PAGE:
Alkas was born in 1967 and emigrated to the UK with his parents and three siblings seven years later. Their first British home was in Burnley, where Alkas’s parents still live for half the year, spending the colder months in the warmer mother country. As a British citizen, Alkas must get a visa whenever he wants to go back to Bangladesh.

The family lived in Scunthorpe briefly before moving to Scarborough, following Alkas’s cousin Mahmud Ali, when Alkas was 15. He attended Raincliffe School and, after leaving, found his vocation while working at Indian restaurants, learning the ropes and gaining experience. He worked in Scarborough and two places near York: Jinnah on the A64 and the 200-seat Jaipur Spice in Easingwold.

In 2000, Alkas and his nephew Abul Ali took over Scarborough Tandoori in St Thomas Street. It had been opened by Mahmud in 1981, when it was the town’s only Indian restaurant. But it can’t claim to be the first as there had already been one on Falsgrave, which had closed by the time the Tandoori opened.

When the neighbouring property occupied for many years by Burkins cobblers closed, the business partners jumped at the opportunity to expand. Now the restaurant has 130 seats on two floors and is being refurbished in time for the launch of a new menu in the new year.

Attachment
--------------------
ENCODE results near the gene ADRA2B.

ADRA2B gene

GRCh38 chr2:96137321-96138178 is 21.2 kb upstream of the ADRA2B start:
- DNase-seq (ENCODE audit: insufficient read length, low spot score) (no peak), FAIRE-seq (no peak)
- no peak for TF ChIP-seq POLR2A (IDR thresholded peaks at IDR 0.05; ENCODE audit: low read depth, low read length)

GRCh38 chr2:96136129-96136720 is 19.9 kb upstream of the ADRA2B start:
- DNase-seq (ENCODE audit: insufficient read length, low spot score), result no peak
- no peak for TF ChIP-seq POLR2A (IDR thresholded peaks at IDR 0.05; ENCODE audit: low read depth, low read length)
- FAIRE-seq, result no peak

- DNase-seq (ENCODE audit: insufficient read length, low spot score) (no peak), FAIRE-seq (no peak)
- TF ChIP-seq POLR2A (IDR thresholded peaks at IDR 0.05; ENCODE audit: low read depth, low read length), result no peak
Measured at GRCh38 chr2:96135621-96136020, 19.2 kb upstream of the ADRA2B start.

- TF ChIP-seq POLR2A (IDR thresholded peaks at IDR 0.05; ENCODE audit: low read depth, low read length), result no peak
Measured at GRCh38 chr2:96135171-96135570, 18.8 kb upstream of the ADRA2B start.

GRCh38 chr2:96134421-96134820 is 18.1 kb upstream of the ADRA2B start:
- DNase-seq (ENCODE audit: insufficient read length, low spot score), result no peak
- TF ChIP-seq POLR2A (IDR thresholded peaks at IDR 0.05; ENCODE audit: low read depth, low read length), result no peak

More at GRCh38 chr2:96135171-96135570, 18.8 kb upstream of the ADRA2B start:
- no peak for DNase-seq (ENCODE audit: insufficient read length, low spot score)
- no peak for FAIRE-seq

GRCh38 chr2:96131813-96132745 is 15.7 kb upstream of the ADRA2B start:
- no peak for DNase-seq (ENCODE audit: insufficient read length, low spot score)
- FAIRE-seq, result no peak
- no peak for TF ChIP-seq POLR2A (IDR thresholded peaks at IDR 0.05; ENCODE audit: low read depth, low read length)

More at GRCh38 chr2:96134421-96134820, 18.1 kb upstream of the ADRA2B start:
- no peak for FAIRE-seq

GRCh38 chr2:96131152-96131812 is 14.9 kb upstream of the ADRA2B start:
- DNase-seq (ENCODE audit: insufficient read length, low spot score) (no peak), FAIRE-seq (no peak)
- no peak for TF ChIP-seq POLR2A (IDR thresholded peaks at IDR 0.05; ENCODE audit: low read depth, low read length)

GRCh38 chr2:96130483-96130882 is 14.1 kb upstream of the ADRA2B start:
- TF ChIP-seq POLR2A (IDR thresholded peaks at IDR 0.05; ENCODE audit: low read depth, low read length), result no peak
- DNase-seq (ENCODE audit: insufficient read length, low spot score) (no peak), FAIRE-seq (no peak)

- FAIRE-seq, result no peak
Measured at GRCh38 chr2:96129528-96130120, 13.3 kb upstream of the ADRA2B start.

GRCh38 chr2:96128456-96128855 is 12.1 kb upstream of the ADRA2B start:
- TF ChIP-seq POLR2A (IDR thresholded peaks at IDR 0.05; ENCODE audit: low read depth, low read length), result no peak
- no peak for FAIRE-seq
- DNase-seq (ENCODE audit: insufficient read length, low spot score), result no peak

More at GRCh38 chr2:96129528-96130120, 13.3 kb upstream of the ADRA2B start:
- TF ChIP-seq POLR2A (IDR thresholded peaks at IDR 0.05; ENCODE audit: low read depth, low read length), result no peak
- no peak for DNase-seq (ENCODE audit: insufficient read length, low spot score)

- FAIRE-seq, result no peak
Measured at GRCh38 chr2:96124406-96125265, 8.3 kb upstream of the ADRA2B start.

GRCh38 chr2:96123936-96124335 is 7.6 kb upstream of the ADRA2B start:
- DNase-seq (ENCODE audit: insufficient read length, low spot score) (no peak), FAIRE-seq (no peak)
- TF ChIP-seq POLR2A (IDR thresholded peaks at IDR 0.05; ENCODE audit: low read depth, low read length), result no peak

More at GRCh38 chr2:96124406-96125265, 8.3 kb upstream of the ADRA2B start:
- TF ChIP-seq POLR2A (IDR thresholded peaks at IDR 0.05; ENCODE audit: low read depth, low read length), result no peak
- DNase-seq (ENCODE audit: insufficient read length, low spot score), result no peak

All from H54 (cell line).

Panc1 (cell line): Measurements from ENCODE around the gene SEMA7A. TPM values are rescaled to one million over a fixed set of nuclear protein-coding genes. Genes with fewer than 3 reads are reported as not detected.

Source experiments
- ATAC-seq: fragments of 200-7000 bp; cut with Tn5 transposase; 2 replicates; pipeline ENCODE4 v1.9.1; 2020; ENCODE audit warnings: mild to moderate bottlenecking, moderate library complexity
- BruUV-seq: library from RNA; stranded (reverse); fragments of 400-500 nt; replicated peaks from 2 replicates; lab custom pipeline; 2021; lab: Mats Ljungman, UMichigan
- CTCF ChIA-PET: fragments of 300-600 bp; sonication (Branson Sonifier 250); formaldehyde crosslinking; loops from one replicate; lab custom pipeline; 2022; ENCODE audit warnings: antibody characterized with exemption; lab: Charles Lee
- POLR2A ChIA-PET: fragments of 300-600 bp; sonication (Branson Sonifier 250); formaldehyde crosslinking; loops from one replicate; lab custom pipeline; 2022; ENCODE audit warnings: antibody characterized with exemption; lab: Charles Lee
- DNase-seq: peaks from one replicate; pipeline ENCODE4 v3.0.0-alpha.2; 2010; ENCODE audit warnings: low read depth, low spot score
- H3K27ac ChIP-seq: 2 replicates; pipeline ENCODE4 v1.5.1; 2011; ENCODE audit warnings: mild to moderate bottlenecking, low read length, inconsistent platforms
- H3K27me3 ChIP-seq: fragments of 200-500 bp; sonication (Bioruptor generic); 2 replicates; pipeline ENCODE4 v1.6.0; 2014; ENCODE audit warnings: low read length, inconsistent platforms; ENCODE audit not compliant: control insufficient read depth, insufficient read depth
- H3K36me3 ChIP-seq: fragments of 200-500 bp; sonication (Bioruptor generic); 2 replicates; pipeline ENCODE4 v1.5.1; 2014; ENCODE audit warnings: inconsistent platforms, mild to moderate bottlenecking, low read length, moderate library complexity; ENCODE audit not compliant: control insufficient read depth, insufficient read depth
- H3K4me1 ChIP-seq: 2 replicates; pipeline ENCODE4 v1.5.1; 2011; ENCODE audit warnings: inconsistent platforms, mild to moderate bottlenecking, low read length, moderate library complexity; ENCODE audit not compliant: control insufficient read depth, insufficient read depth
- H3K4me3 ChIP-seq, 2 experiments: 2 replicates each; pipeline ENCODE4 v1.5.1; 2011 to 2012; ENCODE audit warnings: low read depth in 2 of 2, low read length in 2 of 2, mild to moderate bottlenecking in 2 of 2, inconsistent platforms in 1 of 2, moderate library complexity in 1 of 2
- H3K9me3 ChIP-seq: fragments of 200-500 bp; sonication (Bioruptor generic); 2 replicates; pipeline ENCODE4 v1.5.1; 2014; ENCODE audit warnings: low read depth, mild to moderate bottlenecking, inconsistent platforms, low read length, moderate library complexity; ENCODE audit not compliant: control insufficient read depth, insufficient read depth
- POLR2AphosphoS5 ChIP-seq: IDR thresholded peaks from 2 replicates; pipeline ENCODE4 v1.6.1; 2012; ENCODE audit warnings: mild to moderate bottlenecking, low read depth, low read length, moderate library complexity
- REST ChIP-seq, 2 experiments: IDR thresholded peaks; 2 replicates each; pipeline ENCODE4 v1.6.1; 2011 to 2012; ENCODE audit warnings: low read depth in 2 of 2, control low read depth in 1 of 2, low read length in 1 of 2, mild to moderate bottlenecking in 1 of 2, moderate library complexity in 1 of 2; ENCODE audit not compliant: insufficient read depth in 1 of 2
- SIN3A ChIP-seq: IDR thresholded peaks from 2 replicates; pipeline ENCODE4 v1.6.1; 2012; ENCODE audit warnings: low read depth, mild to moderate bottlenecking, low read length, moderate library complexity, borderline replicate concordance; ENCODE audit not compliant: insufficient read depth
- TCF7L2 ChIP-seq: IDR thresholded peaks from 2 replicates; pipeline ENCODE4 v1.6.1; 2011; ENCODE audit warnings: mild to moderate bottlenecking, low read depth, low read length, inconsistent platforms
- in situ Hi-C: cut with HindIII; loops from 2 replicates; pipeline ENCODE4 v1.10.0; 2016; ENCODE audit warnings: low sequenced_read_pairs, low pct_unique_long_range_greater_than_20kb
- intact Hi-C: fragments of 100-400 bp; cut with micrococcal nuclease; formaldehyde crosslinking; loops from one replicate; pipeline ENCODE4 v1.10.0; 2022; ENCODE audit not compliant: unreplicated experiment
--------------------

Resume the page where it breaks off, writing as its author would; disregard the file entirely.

Two years ago, Alkas and a second business partner, Sahed Ahmed, opened Saba Thai, a short distance away.

“The biggest thing you need in this trade is enthusiasm. It’s a demanding business and you need to keep evolving,” he says. One of the ways Alkas tries to keep ahead of rivals is by conducting research abroad. In 2000 he visited the spice gardens of Sri Lanka to learn more about cardamom, cinnamon, cloves, etc. When he goes to Bangladesh in February, he will check out restaurants and talk with chefs with a view to creating new dishes.

Alkas’s other passions include sport, with football at the top of the list. He used to play in the local leagues and supports Manchester United “through and through”. He works out in a gym, and needs to be fit as he is a workaholic, usually putting in over 60 hours a week.

He loves cricket and is helping to organise a team of staff from three local Indian restaurants to play in Scalby Cricket Club’s second annual charity tournament on Sunday. The other teams are the host club, a group of teachers and a group of medics.


Favourite food: Indian and Thai

Favourite music: U2

Favourite film: Lord of the Rings trilogy

Favourite holiday destination: Sri Lanka

Favourite TV programme: Spartacus series

Favourite place in Scarborough: seafront

Three people you would invite to dinner: Bono, Nelson Mandela, Diego Maradona